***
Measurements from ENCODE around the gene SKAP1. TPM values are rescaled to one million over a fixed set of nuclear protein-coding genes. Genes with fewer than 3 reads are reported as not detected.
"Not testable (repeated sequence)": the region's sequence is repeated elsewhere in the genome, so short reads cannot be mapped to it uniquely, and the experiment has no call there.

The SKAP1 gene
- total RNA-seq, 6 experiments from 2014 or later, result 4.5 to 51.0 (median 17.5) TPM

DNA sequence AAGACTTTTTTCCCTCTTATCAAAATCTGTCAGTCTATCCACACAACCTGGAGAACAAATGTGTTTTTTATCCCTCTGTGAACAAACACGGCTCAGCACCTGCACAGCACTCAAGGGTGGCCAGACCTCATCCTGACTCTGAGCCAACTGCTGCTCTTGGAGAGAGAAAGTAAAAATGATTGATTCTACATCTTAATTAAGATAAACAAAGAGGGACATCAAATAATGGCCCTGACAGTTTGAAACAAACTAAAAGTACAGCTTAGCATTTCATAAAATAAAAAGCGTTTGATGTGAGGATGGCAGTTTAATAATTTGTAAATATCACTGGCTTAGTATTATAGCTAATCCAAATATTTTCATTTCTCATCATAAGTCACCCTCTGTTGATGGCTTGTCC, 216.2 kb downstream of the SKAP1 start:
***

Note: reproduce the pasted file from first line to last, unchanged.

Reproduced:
Measurements from ENCODE around the gene SKAP1. TPM values are rescaled to one million over a fixed set of nuclear protein-coding genes. Genes with fewer than 3 reads are reported as not detected.
"Not testable (repeated sequence)": the region's sequence is repeated elsewhere in the genome, so short reads cannot be mapped to it uniquely, and the experiment has no call there.

The SKAP1 gene
- total RNA-seq, 6 experiments from 2014 or later, result 4.5 to 51.0 (median 17.5) TPM

DNA sequence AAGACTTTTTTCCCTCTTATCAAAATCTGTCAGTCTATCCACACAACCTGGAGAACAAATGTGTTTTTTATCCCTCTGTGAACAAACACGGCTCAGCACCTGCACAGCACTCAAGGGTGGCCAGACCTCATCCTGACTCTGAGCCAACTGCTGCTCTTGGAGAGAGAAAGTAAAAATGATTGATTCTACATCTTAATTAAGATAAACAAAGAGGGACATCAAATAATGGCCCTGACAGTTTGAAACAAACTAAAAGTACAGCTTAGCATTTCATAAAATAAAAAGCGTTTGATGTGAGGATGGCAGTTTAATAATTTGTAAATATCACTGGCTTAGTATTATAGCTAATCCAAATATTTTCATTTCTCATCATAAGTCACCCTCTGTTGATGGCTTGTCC, 216.2 kb downstream of the SKAP1 start: